$1.1T spending bill could be unveiled Monday night

Republican and Democratic lawmakers negotiating a $1.1 trillion catchall spending bill made progress over the weekend but aren’t expecting to unveil legislation until late Monday night or sometime Tuesday.

There was “progress made over the weekend but significant issues remain,” one Democratic aide said Monday morning.


AshLee Strong, a spokeswoman for Speaker Paul RyanPaul Davis RyanWho should be the Democratic vice presidential candidate? The Pelosi administration It's not populism that's killing America's democracy MORE (R-Wis.), echoed that same message: “Negotiations continued throughout the weekend and progress was made but there is no deal yet and the discussions continue.”

The talks remain notably fluid — and remarkably secretive — as the clock ticks down toward the extended deadline for federal funding, which expires at the end of Wednesday. Congress needed to pass a five-day continuing resolution last Friday to avert a government shutdown and buy more time for negotiations.

GOP leaders are scrambling to demonstrate they can govern effectively since winning both chambers of Congress. The 16-day shutdown of 2013 damaged the Republican brand, if only temporarily, and both Ryan and Senate Majority Leader Mitch McConnell (R-Ky.) have vowed to prevent a similar crisis this year.

But they're facing intense pressure from their right flank to include numerous conservative policy riders, while Democratic leaders, who have significant leverage in the form of the Senate filibuster and the president's veto pen, are fighting to strip those same provisions from the package.

The riders span a range of issues, from Wall Street reform and environmental policy to labor regulations and a Republican bill halting President Obama’s Syrian refugee program to ensure tougher screenings.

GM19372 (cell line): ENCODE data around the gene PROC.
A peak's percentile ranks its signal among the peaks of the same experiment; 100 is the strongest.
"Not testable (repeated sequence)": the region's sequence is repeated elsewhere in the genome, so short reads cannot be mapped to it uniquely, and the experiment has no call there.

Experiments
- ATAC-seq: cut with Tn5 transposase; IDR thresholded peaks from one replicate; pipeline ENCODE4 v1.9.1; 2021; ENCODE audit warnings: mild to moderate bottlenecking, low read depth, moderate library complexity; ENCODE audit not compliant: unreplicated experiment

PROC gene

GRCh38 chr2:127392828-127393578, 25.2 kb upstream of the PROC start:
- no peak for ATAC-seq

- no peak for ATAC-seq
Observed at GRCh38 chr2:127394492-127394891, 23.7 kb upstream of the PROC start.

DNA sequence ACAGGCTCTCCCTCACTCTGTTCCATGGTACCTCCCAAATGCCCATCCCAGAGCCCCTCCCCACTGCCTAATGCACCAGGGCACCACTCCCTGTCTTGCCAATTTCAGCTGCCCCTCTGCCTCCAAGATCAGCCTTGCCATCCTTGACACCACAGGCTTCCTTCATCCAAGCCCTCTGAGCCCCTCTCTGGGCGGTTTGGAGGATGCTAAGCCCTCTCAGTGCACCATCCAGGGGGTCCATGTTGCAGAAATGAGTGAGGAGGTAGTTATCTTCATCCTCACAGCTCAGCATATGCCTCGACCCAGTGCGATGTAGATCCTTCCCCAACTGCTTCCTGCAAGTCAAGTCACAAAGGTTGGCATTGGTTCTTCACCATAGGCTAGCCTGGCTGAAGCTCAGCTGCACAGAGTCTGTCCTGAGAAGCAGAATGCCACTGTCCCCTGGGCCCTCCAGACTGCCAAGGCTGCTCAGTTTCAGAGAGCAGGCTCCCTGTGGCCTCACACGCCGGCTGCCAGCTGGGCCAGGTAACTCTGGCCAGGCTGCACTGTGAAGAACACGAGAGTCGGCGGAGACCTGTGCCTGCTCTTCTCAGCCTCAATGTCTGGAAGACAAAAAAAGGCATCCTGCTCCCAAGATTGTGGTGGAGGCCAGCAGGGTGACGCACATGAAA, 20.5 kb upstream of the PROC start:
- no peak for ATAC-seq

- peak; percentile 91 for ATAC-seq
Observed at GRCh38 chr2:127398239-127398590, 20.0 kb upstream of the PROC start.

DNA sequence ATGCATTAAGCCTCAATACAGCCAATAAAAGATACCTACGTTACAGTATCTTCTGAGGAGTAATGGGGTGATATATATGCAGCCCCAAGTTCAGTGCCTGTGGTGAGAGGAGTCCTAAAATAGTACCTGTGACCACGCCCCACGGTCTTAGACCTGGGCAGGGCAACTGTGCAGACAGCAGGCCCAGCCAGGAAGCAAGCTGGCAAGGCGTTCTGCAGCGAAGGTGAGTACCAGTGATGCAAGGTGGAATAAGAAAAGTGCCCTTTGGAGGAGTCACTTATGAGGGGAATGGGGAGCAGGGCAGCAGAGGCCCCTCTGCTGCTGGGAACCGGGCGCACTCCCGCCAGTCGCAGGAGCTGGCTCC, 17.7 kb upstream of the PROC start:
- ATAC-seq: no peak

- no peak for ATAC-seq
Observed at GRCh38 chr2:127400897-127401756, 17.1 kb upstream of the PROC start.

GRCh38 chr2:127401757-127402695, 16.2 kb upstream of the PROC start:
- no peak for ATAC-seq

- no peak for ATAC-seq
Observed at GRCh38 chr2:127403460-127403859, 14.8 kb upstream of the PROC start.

The underlying clash — pitting Ryan against House Minority Leader Nancy PelosiNancy PelosiTrump says he opposes mail-in voting for November On The Money: Economy sheds 701K jobs in March | Why unemployment checks could take weeks | Confusion surrounds 9B in small-business loans The bipartisan neutering of the Congressional Budget Office MORE (D-Calif.), a fierce negotiator — has created the ongoing impasse and raised real questions about the timing and content of a final deal.

Ryan has pledged he’ll abide by the GOP’s three-day rule to give lawmakers enough time to read the massive bill.

That means if the bill isn’t introduced until Tuesday, the House will be delayed to Thursday, forcing Congress to pass yet another short-term funding extension.

President Obama has said he’ll support short-term continuing resolutions to allow Congress to pass a long-term deal, but that he won’t sign another extended CR.

“There is no agreement right now. And then there will be some logistical things that need to happen to assemble and file,” said another Democratic aide familiar with the talks. “So I just don’t know — it will be ready when it’s ready.”

Pelosi and the Democrats appear ready to accept a major policy change by allowing an end to the current ban on crude oil exports — a reform long sought by the petroleum industry and Republicans on Capitol Hill. But the Democrats’ compromise won’t come without significant concessions from across the aisle, and the prolonged stalemate appears largely rooted in the fight over what the Democrats can win in return for the oil export provision.

The debate has become enmeshed with the battle over a separate legislative package extending a long list of tax breaks for both businesses and families. After a series of short-term extensions, lawmakers in both parties want to make many of those permanent. But Pelosi and House Democrats say the package, in its current form, is both too big and tilts too heavily in favor of corporations at the expense of individuals and federal revenues.

Pelosi has pushed to index the child tax credit to inflation, which Republicans oppose. Even then, Pelosi has warned, the package would have trouble finding support among House Democrats.

“From my standpoint, and some of my members even think with extenders indexation in it they wouldn't be for the bill, because it's too big,” Pelosi said Friday. “It undermines our ability to get something done for the future.”